Arts and entertainment reports from The Times, national and international news services and the nation’s press.


25 Preservation List Grows: Alfred Hitchcock’s “North by Northwest,” George Lucas’ “American Graffiti” and other classics including “To Kill a Mockingbird” and “Cabaret” were among 25 films honored Wednesday by the Library of Congress for their impact on American culture. The movies were added to the National Film Registry, a list Congress created in 1988 to celebrate American cinema and call attention to the need to preserve the nation’s film heritage. Other films added to the 175-movie list include “The Adventures of Robin Hood,” “All That Heaven Allows,” “The Band Wagon,” “The Day the Earth Stood Still,” “El Norte,” “The Four Horsemen of the Apocalypse,” “Jammin’ the Blues,” the 1920 version of “The Last of the Mohicans,” “The Philadelphia Story” and “Stagecoach.” Librarian of Congress James Billington chose this year’s titles after reviewing about 1,100 films nominated by the public. To be listed on the registry, an American film must be at least 10 years old.


No Holiday Slump Here: “Disney’s Beauty and the Beast” broke its own Shubert Theatre one-week box-office record during the week before Christmas with $1.27 million in ticket sales. The previous Shubert record had been set in April, a week after the musical’s opening, when $1.22 million worth of tickets sold. A spokesman attributed the recent figures to a successful holiday advertising campaign and said many buyers had purchased tickets as presents.


Mail ‘Em, Monroe: Marilyn Monroe graced the best-selling single special-issue postage stamp of 1995, with nationwide sales of 46.3 million units, the U.S. Postal Service reported on Wednesday. Still, the blond bombshell’s likeness couldn’t dethrone the King of Rock ‘n’ Roll--the 1993 Elvis Presley stamp still holds the sales record by a wide margin, having reached the 124-million mark. Among other 1995 bestsellers, a 10-stamp set on jazz musicians sold 30 million sets.


Born to Tour: Bruce Springsteen is getting ready to embark on the second leg of his solo acoustic tour, which opened at Los Angeles’ Wiltern Theatre last month. The Boss said Tuesday that he will resume his tour of small theaters on Jan. 7 in Montreal, with subsequent January dates in Toronto; Detroit; Youngstown, Ohio; Cleveland; St. Louis; New Orleans; Houston; Austin; and Atlanta. Additional U.S. dates for early February are yet to be announced. Springsteen’s most extensive tour since 1992 will continue with European shows in late February, March and early April, followed by dates elsewhere continuing through the summer.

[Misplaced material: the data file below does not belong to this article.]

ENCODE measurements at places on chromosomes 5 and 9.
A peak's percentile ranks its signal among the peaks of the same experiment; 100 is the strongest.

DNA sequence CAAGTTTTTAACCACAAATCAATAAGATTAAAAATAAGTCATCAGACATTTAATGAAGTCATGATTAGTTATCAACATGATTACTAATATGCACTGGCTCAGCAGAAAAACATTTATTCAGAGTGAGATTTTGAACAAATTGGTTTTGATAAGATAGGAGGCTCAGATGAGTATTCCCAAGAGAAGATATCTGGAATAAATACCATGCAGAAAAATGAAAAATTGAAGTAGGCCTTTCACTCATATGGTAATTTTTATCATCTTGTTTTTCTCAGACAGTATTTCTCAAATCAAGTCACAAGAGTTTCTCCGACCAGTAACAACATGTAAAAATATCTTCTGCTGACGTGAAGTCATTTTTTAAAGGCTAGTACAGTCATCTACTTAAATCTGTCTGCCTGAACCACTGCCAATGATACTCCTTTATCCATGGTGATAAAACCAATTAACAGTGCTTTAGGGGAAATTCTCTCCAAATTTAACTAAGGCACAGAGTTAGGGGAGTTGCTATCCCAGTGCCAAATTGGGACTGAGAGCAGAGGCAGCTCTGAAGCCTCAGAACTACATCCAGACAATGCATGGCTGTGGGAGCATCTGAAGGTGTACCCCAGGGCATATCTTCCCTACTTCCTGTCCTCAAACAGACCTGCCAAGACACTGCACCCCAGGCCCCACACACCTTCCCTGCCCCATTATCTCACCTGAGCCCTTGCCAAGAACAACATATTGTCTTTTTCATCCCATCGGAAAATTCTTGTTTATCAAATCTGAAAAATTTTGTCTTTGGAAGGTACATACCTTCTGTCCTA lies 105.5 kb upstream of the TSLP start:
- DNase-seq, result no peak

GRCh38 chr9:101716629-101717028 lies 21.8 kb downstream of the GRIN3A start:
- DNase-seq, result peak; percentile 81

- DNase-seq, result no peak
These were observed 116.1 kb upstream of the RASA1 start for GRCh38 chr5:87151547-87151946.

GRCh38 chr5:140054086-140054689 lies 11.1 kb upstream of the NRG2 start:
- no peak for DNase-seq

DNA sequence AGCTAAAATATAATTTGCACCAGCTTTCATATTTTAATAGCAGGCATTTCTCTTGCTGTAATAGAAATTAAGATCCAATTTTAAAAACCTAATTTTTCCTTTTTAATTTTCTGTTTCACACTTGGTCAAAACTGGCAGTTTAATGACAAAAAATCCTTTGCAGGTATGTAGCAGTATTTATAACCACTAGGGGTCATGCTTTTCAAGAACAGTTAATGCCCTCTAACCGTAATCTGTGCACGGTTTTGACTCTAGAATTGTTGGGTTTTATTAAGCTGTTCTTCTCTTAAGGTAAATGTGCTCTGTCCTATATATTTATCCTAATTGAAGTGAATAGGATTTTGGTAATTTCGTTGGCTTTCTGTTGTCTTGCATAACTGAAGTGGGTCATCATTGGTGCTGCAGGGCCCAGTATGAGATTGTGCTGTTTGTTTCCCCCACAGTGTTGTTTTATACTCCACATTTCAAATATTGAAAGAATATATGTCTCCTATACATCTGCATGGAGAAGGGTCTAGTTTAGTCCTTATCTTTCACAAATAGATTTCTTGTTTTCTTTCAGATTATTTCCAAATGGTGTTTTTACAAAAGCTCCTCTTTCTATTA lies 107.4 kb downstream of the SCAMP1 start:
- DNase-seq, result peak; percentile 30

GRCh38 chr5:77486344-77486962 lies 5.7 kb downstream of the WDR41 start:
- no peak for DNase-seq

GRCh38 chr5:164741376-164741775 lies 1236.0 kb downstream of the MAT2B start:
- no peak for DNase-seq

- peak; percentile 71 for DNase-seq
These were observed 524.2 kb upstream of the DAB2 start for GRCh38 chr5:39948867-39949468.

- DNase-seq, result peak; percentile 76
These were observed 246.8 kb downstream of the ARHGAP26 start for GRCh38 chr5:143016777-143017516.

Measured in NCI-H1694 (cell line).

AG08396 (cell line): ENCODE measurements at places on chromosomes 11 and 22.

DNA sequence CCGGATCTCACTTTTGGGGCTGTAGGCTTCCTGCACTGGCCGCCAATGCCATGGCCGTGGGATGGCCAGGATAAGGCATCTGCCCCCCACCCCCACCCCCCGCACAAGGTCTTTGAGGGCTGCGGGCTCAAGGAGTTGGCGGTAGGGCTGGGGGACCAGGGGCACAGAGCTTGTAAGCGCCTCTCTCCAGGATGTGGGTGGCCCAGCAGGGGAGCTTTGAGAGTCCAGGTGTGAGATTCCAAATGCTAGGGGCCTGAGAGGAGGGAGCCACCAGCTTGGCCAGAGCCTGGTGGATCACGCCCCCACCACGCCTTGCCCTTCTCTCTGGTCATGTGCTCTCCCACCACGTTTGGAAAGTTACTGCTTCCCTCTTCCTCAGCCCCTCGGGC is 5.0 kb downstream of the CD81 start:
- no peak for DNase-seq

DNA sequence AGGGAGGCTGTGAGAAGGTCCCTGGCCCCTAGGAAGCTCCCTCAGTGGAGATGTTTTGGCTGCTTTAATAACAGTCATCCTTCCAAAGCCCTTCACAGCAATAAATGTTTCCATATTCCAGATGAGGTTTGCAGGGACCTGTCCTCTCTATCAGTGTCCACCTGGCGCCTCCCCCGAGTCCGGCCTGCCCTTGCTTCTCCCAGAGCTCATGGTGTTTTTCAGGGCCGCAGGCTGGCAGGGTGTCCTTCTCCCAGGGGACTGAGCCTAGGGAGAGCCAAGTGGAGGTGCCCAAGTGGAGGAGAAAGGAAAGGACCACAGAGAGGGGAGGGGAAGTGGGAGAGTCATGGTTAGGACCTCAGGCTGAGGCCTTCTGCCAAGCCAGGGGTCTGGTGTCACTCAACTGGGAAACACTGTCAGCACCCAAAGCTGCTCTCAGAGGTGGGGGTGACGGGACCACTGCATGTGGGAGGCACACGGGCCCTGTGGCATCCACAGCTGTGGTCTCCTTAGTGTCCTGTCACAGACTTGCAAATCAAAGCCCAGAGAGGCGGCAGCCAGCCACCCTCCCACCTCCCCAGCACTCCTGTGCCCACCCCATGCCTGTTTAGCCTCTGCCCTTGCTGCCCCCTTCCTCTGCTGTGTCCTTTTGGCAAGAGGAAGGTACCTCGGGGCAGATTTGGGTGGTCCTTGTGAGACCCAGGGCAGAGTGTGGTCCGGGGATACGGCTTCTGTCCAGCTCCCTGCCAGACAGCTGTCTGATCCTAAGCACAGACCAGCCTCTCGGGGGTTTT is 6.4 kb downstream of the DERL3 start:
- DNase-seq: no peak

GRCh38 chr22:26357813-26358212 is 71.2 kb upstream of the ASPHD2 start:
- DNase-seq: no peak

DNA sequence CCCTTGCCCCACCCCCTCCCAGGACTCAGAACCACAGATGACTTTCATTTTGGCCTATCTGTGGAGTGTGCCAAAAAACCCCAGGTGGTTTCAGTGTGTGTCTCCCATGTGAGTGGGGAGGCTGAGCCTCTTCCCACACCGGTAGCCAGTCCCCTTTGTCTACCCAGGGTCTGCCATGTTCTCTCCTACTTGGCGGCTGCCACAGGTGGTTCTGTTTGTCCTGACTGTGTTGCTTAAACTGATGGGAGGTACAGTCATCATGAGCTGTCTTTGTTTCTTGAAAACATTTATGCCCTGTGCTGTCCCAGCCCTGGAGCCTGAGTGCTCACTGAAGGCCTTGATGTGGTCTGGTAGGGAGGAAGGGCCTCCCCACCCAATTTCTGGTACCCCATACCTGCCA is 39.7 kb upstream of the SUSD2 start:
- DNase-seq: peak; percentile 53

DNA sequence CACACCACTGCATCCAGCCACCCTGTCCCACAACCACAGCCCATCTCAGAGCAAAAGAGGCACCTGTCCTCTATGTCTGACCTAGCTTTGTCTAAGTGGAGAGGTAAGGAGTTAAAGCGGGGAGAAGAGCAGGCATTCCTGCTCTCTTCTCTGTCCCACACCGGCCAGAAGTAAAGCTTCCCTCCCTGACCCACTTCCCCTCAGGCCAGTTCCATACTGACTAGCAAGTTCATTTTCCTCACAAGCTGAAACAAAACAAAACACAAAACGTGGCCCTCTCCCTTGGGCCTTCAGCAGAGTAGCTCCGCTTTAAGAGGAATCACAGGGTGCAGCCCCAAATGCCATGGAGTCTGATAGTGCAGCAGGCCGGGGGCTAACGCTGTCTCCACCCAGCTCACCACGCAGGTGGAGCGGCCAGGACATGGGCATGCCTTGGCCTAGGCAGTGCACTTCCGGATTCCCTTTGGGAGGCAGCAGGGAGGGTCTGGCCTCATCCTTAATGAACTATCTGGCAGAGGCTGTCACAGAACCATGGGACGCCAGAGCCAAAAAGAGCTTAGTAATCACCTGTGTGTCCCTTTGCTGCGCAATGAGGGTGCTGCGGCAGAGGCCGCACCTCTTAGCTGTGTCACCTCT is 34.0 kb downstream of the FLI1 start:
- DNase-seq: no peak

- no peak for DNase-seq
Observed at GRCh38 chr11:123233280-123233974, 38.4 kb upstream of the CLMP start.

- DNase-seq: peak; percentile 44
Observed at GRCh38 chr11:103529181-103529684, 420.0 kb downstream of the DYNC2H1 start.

Films Narrated for Blind: Blockbuster Video in Woodland Hills is one of 10 Blockbuster stores nationwide to participate in a test program offering feature films and other videos with enhanced narration for visually impaired customers. The videos, provided by Descriptive Video Service, include narration describing the programs’ key visual elements--including action, subtitles, scene changes, graphics and body language. The program, the first by a national video chain, offers 16 titles, including “The Lion King,” “Beauty and the Beast,” “Forrest Gump,” “The Godfather,” “Patriot Games,” “Hunt for Red October,” “The Joy Luck Club,” “Schindler’s List,” “The Sound of Music” and “Star Wars.”



Japanese filmmaker Akira Kurosawa has branched into the aircraft business. He has designed seven interpretations of the rainbow that will be painted on 10 MD-90 aircraft ordered by Japan Air System for use in Japan. The first of the series, painted with long, bold, swirling strokes in the colors of the rainbow, was unveiled in Long Beach last week. . . . The Los Angeles County Museum of Art will examine the 25-year film career of actor Jeff Bridges in a retrospective featuring screenings on Fridays and Saturdays throughout January. Among the 16 films to be shown are “The Last Picture Show” (1971), “Thunderbolt and Lightfoot” (1974), “The Fabulous Baker Boys” (1989), “The Fisher King” (1991) and “Fearless” (1993). . . . ABC News’ Ted Koppel will host the 54th Alfred I. du Pont/Columbia University Awards for excellence in broadcast journalism, which air on PBS Jan. 25. Presenters include CBS’ Lesley Stahl, PBS’ Charlie Rose, NBC’s Tim Russert, CNN’s Ralph Begleiter and NPR’s Daniel Schorr. . . . Actresses Kellie Martin and Patti LuPone, who starred together as mother and daughter for four years in the TV drama “Life Goes On,” reunite in the upcoming NBC movie “The Morning After,” which began production in Los Angeles this week. Martin plays a troubled teenager wrongly accused of the murder of her boyfriend; LuPone once again plays Martin’s mother.